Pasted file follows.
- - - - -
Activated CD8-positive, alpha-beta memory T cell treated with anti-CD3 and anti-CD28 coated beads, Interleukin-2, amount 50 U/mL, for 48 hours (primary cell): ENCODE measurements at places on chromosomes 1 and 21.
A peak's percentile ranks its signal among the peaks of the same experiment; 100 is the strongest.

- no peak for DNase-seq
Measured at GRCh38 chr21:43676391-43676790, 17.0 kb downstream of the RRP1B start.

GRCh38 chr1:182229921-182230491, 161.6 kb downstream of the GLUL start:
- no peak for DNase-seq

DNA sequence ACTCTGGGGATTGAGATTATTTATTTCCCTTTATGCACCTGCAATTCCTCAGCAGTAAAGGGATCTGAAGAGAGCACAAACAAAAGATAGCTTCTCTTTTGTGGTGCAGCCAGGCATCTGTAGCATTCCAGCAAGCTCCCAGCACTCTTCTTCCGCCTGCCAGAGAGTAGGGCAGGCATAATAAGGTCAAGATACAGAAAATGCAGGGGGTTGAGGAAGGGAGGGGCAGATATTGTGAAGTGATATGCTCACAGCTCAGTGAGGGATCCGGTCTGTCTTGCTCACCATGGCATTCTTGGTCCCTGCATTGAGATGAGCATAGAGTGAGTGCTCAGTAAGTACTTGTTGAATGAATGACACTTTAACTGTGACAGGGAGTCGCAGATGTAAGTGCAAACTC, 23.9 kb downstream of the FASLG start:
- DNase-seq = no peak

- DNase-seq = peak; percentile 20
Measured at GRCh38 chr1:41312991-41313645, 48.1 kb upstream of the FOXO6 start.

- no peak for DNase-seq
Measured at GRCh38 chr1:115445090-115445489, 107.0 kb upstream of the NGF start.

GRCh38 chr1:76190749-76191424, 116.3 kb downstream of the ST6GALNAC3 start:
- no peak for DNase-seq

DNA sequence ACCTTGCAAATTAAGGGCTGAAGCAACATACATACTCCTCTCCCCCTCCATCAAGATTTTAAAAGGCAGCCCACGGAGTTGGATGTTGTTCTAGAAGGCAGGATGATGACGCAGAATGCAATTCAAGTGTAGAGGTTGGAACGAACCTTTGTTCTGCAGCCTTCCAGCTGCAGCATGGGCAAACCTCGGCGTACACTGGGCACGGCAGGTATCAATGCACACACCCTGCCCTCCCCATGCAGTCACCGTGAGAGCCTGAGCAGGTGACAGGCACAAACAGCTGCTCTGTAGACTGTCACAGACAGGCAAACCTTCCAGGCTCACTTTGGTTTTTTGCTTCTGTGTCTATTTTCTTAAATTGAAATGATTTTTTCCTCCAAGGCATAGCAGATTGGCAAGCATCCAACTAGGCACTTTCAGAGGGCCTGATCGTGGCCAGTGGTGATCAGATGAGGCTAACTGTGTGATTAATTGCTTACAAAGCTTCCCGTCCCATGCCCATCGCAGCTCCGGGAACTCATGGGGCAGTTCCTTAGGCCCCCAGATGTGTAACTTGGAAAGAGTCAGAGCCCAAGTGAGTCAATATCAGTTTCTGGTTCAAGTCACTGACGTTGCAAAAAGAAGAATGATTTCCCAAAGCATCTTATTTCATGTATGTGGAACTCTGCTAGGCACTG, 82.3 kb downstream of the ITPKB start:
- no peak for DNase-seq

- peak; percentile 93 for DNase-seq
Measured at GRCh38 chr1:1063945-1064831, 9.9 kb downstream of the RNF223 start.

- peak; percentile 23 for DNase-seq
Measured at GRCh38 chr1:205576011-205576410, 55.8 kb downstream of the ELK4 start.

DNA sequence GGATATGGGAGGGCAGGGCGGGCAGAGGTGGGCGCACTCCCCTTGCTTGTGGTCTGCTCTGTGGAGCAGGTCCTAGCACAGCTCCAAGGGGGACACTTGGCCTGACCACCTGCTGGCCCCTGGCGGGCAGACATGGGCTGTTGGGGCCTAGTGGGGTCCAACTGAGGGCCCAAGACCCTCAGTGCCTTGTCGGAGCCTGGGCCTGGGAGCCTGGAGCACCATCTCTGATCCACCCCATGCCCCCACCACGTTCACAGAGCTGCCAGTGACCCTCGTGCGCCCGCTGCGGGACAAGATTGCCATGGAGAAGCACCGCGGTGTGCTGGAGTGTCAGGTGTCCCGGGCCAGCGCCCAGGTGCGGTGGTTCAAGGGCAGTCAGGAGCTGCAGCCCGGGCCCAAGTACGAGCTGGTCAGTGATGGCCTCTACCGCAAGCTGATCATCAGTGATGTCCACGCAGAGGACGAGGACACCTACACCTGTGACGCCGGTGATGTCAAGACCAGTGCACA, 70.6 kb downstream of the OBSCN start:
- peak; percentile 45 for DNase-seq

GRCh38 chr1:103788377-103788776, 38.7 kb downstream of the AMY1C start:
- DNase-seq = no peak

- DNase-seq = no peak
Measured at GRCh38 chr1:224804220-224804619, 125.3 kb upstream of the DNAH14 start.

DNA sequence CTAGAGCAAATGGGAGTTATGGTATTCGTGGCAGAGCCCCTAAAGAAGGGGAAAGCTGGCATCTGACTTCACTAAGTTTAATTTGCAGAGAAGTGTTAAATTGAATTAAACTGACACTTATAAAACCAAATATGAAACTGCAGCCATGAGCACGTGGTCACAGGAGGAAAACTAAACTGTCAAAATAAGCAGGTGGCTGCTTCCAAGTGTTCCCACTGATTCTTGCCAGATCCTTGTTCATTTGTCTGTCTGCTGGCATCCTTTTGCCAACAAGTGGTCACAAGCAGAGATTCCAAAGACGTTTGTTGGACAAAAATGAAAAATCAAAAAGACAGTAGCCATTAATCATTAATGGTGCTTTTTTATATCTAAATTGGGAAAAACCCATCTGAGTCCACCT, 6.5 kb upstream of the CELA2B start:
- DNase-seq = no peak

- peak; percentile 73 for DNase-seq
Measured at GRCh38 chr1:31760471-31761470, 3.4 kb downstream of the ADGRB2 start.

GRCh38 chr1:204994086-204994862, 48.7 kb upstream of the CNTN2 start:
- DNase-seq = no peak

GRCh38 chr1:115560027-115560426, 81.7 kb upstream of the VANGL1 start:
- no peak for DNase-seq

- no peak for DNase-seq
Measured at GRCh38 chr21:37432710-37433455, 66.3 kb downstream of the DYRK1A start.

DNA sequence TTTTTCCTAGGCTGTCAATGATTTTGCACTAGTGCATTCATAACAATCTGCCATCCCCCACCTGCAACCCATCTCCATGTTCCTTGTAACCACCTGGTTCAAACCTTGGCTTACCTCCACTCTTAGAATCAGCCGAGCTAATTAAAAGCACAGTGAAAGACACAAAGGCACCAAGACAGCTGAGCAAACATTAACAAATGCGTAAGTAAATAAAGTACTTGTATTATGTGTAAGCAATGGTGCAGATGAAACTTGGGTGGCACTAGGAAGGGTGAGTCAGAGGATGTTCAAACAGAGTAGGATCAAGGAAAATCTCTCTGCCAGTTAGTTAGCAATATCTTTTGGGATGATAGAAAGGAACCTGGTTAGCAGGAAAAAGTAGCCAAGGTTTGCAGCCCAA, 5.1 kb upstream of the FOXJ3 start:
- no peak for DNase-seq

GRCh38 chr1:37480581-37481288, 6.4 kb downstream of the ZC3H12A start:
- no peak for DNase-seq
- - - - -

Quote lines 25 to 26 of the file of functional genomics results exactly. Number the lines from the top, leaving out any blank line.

- DNase-seq = no peak
Measured at GRCh38 chr1:224804220-224804619, 125.3 kb upstream of the DNAH14 start.